Wick Communications

Redesigns go beyond newspapers

In Design on May 27, 2011 at 8:56 am

I was fascinated last week by some changes at Google News. Actually, that’s not true. To my eye, the changes are incremental and just mean I have to get used to a subtly different look. More to the point, I was fascinated to find the premier search engine and the leader of online delivery acting much like the newspapers with which I’m familiar.

Throughout the 1970s, ’80s and ’90s, newspapers that could afford to do so hired consultants to tell them they needed to redesign their pages. Every five years or so, editors and publishers would get the itch to tweak fonts, packaging ideas, paper size and everything else. It has never been science, though sometimes those who claim to know present it as a sort of science, speaking in hushed tones about the way the eye travels down the page and so forth.

Well, I’ve begun to notice that our favorite Web sites behave similarly and for similar reasons. A bunch of guys get in a room, perhaps armed with data on the way users interact with the site, and decide that things must change. Google obviously puts a lot of thought into their changes. Most of them are designed to make the experience easier for readers. Sound familiar? …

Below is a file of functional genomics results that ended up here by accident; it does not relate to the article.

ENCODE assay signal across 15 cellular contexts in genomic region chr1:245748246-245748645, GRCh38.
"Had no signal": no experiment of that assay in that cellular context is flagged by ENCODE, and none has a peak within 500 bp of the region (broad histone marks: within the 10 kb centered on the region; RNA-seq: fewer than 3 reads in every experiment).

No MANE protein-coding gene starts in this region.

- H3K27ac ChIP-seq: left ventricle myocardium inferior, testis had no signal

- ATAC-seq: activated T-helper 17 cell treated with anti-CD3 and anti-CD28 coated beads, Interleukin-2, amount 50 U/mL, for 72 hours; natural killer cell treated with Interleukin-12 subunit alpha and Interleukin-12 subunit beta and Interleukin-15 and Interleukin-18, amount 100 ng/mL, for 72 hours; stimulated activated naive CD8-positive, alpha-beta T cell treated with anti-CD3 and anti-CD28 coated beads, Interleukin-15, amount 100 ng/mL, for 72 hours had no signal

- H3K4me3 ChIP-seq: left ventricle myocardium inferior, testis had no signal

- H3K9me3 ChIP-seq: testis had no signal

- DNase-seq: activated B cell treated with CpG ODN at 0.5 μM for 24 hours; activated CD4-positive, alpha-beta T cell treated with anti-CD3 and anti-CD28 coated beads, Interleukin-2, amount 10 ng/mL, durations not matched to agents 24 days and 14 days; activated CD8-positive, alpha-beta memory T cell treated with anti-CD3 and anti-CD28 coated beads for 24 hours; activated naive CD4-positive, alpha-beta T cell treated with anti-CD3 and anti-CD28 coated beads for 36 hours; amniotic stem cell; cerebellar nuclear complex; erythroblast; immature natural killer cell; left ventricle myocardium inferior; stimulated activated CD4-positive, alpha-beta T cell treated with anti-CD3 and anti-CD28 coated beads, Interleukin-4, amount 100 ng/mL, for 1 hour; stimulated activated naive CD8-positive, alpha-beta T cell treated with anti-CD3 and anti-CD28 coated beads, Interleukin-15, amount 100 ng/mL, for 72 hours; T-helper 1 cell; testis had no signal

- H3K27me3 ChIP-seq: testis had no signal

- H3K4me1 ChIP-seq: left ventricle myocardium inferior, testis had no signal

Other times, change seems to take place simply for the sake of change. This is much more common and sort of drives me crazy – in newspapers and Web portals. For instance, the WordPress platform I use for this blog recently changed in ways that seem solely designed to bug me. I was familiar with the look of the old link button. I didn’t know I needed new icons or to find them on the screen again. Mailchimp, which I use to send out the e-mail pushes most of you receive, seems to change every week. I sort of hate it.

If you don’t spend much time on Google News, I suggest you spend a few minutes with it. You can customize it to deliver things that interest you – or things you cover in your newspaper.

Clay

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